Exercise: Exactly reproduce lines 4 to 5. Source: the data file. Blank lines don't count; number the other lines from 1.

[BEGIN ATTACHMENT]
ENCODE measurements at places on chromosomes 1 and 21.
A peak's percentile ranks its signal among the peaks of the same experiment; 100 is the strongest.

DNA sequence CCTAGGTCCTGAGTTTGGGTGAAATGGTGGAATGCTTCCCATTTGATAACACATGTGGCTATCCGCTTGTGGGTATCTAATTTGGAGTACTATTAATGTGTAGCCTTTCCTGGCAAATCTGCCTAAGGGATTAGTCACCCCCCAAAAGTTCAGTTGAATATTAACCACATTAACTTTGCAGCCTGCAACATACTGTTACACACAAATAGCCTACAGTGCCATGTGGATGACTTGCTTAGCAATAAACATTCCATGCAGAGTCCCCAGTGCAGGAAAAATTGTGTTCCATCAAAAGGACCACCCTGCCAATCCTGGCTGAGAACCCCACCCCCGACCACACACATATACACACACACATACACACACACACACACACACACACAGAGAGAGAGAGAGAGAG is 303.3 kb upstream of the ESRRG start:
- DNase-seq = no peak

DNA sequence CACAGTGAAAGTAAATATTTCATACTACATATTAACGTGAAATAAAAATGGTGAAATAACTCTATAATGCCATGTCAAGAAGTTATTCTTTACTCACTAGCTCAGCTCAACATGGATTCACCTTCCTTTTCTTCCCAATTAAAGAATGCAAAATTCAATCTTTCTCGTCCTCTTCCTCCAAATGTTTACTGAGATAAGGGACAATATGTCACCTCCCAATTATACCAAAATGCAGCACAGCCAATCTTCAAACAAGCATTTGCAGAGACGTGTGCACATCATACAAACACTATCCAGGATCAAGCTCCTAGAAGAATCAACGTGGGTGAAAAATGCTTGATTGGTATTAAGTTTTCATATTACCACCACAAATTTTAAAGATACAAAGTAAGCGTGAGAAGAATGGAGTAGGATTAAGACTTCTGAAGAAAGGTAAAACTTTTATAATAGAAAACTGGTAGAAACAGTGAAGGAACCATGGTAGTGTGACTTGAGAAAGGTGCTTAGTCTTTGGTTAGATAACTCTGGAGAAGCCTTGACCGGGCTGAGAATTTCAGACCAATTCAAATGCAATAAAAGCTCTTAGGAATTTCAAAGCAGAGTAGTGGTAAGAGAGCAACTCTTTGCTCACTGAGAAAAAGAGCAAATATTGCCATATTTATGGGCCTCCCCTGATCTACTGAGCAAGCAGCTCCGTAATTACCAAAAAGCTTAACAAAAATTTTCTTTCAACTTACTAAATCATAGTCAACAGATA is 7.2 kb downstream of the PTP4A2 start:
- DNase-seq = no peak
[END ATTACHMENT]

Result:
- DNase-seq = no peak

DNA sequence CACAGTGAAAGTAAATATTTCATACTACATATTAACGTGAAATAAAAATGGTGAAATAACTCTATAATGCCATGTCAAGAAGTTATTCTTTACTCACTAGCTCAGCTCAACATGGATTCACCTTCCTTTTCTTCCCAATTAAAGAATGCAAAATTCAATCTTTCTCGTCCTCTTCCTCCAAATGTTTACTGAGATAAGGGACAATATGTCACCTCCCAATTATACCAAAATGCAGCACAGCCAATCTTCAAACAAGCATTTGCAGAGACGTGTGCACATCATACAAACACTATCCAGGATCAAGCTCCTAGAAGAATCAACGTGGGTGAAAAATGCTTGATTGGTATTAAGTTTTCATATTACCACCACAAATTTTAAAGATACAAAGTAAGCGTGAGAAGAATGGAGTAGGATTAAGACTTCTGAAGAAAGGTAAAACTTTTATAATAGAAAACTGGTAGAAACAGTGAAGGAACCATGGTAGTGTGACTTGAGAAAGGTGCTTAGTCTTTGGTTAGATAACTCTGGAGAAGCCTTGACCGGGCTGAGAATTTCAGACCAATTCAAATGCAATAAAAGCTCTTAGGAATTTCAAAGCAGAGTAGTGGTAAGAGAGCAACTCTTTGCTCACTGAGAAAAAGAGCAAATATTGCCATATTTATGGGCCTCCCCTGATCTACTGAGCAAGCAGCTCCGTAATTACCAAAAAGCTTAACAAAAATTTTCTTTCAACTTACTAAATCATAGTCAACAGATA is 7.2 kb downstream of the PTP4A2 start: